CL: You started in show business as a production assistant for "Entertain-ment Tonight." Then The Brothers McMullen hit big -- and suddenly you were in front of the camera. What was that sudden fame like?
Edward Burns: You could imagine it was pretty surreal. After I won the [Grand Jury Prize at the 1995 Sundance Film Festival], I quit "Entertainment Tonight" at the film festival. I said, "Look, I don't think I'm going to need that $5 an hour job anymore," and that was kind of fun. It was one of those new things, and like any stage of your life, it takes time getting used to. But, as anything else, the longer you are in a situation, you learn how to deal with it.
I have noticed an unusual pattern in your career. When you are cast in a Hollywood/big-budget film you always play a hero or an action figure, like in Saving Private Ryan or 15 Minutes. Whereas when you create a film, you always portray yourself as an underdog, nice guy and a more vulnerable character. How do you explain this dichotomy, and which role do you prefer?
The nice thing about this little career I have is I make these lower-budget independent films, and then I have the acting side. I guess as a filmmaker, I try to create honest characters, so in that, there is a sort of certain vulnerability that some of the characters I've written for myself have. But the great thing about being an actor, I get to go off and play the action hero or the soldier in World War II, which can be a lot of fun because I don't write those characters for myself, so I kind of actually look for those type of parts when I'm selecting roles to act in.
There are distinct similarities between all your films -- they are all about relationships. Why is this what interests you?
Probably because there are so few films made about relationships, and those are the films that I tend to enjoy most. I certainly like a mystery, a thriller, an action film, but I'll see that in the theater and I don't tend to see it again. Whereas, when you see a good relationship film, you can watch it over and over. When you are making a film, you end up working on it so long, you have to watch it so many times. If I was making an action film I'd be bored out of my skull.
Do you believe that there is a perfect person for everyone?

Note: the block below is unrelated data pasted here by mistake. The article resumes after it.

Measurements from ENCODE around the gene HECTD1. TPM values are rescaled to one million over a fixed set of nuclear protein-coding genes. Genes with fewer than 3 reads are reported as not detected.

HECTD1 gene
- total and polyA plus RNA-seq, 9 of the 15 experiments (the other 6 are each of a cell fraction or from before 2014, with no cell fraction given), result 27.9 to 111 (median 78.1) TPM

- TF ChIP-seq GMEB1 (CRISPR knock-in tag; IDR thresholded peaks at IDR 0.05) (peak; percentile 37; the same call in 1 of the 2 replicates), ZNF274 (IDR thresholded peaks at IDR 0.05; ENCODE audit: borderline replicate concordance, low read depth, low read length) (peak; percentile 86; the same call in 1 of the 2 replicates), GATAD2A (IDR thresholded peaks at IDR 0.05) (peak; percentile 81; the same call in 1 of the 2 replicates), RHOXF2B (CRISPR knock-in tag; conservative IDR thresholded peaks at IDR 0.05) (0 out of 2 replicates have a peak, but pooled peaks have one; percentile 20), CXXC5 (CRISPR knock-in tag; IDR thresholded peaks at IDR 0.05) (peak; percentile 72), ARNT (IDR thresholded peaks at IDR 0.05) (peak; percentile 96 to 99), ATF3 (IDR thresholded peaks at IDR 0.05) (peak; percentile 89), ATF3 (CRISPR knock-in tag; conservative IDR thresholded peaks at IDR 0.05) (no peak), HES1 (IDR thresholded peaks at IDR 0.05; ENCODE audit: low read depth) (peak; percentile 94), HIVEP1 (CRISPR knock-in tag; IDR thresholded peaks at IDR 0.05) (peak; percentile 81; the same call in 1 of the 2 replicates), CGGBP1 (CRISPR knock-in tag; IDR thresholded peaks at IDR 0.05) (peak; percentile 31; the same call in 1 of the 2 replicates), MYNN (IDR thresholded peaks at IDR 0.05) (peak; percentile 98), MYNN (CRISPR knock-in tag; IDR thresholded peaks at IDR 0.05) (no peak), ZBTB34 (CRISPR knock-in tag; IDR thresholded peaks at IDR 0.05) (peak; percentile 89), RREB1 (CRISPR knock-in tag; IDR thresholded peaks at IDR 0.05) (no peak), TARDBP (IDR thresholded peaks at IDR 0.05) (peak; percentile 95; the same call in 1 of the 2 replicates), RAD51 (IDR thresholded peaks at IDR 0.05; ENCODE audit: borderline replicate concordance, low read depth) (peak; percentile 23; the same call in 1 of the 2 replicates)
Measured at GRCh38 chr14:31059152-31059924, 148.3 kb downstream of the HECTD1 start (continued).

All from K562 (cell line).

I do ... I do think it's tough to find them and it requires some work once you do, but I think you can find a near-perfect match.
Do you consider the roles you write for yourself similar to your own life and experiences?
I will use my background to sort of color my characters. For example, in Sidewalks of New York I drew from my experiences with my girlfriend at the time in order to create that relationship. And I feature an Irish kid from Queens, working at "Entertainment Tonight," -- but that's where the similarities end. You need to be careful to draw from your own life for fear that your friends will stop talking to you.
How do you direct yourself?
Directing yourself isn't difficult -- especially when you write the script. You know the material so well, and it's so well rehearsed. When you're in a scene you can tell when you are doing a good job -- when you are in your zone -- and you can also tell when another actor is in their zone. So that's how you can direct other actors while being an actor in scene.
Is there anyone in particular you would like to work with?
Paul Newman was always my hero. I'd love to work with him.
What is it about New York that interests filmmakers?
Well, you know, I was born and raised here, so for me it's no more complicated than it's my hometown; the place I love. Maybe there are so many relationship films set here because there are just so many options and so many people, and unlike, let's say Los Angeles where everyone's in their cars, because New York is such a pedestrian city you actually do sort of rub elbows with all these different people.
You've made movies elsewhere. What is your favorite part about making a movie in New York?
Sleeping in my own bed.
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